Katja von Garnier: Angels with Iron in Their Jaws
A loud scream from a far-end corner of the Beverly Hilton ballroom. A young woman jumps out of her chair, raises her arms in dance moves. Her yells are contagious, the whole table joins her in a jubilant standing ovation.
It’s the 2005 Golden Globes. Seconds after the announcement of the five nominations in the category Best Supporting Actress in a TV movie: “And the Golden Globes goes to … Anjelica Huston”.
The young woman who reacted so enthusiastically was Katja von Garnier. She had directed Anjelica Huston in the HBO film Iron Jawed Angels, her first work in Hollywood. She had told the HFPA, “I put my heart, all my energy and two years of my life into it”. Now was the moment of triumph or rejection from Hollywood. It was a triumph. And she celebrated it.
Katja von Garnier had gained early recognition in her native Germany. Her films Making Up (1993) and Bandits (1997), both lensed from a woman’s point of view, were enormous successes with critics and at the box office.
HBO, willing to embark on a risky gamble by entrusting a costly, star-studded period project to a newcomer, green-lighted her US directing debut with Iron Jawed Angels.
All pretty remarkable for a newcomer and a foreigner, given that the self-described Land of the Free denied the right to vote to half the population.
The film closely follows the historic events of the Suffragettes as they fought to end this discrimination against women. The title refers to a popular expression of the time. The Suffragettes were seen as liberating angels who had God on their side and iron in their jaws, a venerated boxing term that means not easy to knock out.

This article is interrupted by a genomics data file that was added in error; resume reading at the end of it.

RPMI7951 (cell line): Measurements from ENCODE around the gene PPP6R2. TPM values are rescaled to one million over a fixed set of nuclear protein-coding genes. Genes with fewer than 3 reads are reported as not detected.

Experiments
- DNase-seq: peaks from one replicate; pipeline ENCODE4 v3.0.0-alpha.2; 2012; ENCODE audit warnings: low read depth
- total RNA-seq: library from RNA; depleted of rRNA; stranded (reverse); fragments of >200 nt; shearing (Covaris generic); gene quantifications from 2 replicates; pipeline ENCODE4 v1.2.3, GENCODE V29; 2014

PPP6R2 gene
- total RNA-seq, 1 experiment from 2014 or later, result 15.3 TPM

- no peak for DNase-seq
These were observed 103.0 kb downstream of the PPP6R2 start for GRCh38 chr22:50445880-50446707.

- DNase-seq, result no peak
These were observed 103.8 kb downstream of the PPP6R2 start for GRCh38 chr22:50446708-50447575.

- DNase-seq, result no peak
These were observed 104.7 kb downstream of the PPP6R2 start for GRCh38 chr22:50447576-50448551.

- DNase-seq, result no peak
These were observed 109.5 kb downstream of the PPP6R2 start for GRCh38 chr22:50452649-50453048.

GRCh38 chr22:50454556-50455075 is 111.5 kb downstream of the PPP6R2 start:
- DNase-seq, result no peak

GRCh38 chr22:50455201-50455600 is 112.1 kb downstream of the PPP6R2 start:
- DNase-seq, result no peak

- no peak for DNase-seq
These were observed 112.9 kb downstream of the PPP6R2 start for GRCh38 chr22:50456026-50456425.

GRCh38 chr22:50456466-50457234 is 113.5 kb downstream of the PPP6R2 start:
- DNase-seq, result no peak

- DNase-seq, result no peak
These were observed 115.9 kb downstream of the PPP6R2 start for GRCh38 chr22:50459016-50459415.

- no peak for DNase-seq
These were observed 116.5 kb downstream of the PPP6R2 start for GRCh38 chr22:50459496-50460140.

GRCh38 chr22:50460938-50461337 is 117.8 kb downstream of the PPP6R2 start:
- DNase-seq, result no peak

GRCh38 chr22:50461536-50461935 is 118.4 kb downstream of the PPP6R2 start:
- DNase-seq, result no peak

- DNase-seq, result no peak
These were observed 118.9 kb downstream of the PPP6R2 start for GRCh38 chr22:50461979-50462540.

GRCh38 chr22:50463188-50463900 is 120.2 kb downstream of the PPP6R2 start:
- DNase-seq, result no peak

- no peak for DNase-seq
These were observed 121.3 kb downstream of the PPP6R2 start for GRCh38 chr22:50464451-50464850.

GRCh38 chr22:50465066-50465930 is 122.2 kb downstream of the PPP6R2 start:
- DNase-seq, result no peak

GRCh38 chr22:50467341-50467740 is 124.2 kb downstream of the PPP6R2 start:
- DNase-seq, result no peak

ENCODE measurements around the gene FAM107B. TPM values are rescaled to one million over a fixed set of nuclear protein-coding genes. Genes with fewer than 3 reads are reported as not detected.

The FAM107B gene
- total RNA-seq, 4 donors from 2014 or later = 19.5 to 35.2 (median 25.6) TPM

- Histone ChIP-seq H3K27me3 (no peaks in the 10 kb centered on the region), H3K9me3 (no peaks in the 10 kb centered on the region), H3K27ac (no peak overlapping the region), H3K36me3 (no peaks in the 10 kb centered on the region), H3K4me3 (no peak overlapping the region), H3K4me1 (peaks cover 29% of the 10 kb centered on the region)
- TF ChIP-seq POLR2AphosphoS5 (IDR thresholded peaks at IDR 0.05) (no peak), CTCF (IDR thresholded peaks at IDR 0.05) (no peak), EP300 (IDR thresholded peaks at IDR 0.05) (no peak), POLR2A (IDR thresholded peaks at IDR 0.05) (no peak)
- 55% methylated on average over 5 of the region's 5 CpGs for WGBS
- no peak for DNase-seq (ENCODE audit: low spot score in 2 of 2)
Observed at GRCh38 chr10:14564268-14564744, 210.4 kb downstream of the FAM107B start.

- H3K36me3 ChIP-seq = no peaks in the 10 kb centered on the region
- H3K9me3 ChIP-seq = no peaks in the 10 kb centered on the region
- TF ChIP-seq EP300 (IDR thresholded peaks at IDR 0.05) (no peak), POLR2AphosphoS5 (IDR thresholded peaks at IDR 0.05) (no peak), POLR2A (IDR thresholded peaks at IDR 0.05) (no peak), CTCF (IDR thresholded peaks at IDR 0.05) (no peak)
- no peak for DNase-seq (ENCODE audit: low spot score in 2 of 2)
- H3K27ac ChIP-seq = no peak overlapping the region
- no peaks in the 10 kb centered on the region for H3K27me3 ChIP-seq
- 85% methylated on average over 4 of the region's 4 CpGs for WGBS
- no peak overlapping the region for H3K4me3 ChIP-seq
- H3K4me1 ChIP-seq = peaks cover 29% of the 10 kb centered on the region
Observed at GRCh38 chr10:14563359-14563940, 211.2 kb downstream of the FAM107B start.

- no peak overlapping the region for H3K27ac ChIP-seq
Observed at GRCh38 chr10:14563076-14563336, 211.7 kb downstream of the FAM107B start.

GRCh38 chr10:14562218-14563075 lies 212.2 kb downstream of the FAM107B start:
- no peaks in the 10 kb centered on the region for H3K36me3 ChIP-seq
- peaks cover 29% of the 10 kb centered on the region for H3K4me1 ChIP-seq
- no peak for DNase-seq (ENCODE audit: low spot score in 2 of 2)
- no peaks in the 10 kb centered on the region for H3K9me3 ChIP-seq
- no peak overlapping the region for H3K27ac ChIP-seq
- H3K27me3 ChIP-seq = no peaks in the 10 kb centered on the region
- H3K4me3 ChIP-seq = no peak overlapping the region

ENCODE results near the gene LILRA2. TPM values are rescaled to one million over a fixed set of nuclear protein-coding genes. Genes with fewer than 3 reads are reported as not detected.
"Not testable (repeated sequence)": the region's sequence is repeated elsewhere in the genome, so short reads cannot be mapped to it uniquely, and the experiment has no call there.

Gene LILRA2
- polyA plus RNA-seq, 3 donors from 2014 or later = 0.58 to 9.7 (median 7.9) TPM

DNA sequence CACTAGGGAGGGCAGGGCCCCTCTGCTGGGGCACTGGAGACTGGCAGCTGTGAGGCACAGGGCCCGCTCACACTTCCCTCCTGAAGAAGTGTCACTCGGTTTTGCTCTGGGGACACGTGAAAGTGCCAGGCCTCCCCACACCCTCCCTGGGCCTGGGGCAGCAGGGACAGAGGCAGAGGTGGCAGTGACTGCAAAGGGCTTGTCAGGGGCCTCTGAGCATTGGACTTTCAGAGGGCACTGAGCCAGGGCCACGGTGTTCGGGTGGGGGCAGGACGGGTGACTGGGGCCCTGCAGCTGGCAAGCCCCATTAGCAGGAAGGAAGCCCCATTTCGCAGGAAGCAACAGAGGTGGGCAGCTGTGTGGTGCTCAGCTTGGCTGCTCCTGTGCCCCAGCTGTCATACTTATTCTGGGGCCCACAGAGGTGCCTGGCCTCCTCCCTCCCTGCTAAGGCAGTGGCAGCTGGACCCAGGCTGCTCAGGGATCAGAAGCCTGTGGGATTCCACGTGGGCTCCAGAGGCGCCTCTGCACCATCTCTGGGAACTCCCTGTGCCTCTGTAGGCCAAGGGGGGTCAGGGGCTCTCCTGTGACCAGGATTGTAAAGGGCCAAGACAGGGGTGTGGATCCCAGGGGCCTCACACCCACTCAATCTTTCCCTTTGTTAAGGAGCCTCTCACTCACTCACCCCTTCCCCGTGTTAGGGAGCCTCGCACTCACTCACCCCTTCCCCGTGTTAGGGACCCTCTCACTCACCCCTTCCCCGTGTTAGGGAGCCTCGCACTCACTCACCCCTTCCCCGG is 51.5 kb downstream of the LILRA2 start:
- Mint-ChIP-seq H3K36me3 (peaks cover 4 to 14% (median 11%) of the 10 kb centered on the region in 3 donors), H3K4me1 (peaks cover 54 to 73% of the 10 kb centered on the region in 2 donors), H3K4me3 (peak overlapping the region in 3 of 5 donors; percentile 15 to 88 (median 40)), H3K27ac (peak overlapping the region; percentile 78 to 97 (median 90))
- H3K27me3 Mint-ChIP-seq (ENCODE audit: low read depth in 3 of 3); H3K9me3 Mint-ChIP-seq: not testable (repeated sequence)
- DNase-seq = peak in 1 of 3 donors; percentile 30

The central character is Alice Paul (played by Hilary Swank). With her friend Lucy Burns (played by Frances O’Connor) she challenges the older guard of actively reform-minded women by intensifying the urgency of their demands. She is even ready to go to prison for their cause.
US-President Woodrow Wilson (played by Bob Gunton) refuses to give in, even as the previously ineffective Congressional Union for Woman Suffrage escalates the action. It starts with street protests. 33 picketing women are arrested, beaten, and terrorized. Hunger strikes follow.
Finally, on August 26, 1920, almost one and a half centuries after the creation of the country, Congress and the state legislators added the 19th Amendment to the Constitution. The women’s determination had prevailed. Their right to vote became law.
Today, a century after the turbulent events depicted in the film, it might be hard for women to imagine not being able to cast their ballots. The film is a reminder that it had not always been this way.
To recreate the torrid societal struggles within America while the country was fighting abroad in World War I is the great achievement of Garnier’s film. With remarkable contributions by Vera Farmiga, as the immigrant activist Ruza Wenclawska, Julia Ormond as the influential Inez Milholland who led the Woman Suffrage Procession, and Golden Globe winner Anjelica Huston as Carrie Chapman Catt, the founder of the League of Women.
The HFPA recognized Iron Jawed Angels with three Golden Globe nominations, including one for Best Movie Made for Television.